Wednesday, April 25, 2012

PC visits Eric Carle Museum exhibition

Paris, New York, Boston...Smith College, Harvard, and Columbia. All points on the map that our intrepid cohort of high school youth coaches have paid visits to in recent years as they explore new countries, colleges, and cultures. And yet Wednesday's visit to the Eric Carle Museum marked the first time that we have embarked upon a field trip designed specifically for our younger program participants - 3rd, 4th, and 5th grade students from Gerena School.

In keeping with this year's focus on pivotal role-models in sports - such as Jackie Robinson, Althea Gibson, and Roberto Clemente - students were given the opportunity to learn more about the impact that the Negro Leagues had on the American sport landscape, and society as a whole. After viewing a presentation of Ken Burns' seminal Baseball series, students explored a dynamic exhibit of vibrant oil paintings that brought the stars of this often-forgotten generation of ball players to life. Legends such as Satchel Paige and the enigmatic catcher Josh Gibson - widely considered among the greater players of their generation, regardless of color, fascinated students, who were particularly captivated by Studs Turkel's analysis that "Gibson wasn't the black Babe Ruth...Ruth was the white Josh Gibson", and stories of Paige's fastball (famously referred to as "The Midnight Rider")!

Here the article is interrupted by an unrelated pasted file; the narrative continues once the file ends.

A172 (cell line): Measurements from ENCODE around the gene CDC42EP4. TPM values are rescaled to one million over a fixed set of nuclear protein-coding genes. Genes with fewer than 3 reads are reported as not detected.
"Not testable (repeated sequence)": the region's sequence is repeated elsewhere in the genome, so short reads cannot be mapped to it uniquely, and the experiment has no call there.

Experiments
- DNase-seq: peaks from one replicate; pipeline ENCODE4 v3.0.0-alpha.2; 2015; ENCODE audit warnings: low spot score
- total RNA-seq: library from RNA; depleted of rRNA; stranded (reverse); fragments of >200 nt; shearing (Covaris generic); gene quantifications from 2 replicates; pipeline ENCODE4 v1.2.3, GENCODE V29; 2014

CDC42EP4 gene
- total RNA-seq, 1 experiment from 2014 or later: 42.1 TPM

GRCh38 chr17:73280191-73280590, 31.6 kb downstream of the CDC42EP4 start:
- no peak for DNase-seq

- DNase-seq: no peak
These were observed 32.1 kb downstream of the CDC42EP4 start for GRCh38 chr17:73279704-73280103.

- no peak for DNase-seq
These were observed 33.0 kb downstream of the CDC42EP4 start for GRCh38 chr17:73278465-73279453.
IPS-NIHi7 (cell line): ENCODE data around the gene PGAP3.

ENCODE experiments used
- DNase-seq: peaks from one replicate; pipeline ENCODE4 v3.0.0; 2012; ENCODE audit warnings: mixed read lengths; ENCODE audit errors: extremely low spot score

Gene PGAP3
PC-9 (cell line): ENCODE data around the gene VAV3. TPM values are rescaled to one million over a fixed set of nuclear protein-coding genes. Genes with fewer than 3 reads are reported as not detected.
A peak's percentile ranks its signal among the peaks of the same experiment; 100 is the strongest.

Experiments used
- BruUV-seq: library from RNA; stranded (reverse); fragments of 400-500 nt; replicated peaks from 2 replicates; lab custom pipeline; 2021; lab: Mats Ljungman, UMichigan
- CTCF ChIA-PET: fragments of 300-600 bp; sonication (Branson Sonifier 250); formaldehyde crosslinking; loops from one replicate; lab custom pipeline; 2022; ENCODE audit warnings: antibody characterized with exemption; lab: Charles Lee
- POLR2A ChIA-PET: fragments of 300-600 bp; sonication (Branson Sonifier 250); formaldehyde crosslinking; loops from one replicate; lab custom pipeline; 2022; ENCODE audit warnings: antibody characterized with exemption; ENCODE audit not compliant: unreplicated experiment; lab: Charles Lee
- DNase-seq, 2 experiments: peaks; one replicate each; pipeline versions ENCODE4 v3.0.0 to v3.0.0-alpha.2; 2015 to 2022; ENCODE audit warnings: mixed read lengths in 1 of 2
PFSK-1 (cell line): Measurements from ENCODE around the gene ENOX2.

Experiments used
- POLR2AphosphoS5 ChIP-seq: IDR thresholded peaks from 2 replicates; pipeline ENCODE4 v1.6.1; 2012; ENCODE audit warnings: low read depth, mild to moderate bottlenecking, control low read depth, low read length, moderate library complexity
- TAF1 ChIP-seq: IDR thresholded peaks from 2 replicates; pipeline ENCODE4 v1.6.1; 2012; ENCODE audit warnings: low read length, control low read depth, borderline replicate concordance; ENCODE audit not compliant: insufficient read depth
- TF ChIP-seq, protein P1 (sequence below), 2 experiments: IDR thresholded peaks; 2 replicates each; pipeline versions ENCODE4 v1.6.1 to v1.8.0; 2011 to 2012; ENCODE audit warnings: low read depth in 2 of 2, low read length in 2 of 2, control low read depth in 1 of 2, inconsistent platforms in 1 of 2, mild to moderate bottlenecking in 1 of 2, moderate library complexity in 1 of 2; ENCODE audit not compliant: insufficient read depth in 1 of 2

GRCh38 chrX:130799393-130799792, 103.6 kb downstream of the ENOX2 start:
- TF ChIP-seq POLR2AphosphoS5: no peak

As students took in the artwork, they were asked to consider which paintings best illustrated important themes such as "dignity", "prejudice" and "pride", and then even got the chance to make their own sketches of the artwork.

Our sincere thanks go to Billy McBride from the board of directors of the museum, Greg Rosnick, and Principal Diane Gagnon for providing this wonderful opportunity for our students, as well as the Gerena PC teaching team for sharing this great day with our kids!

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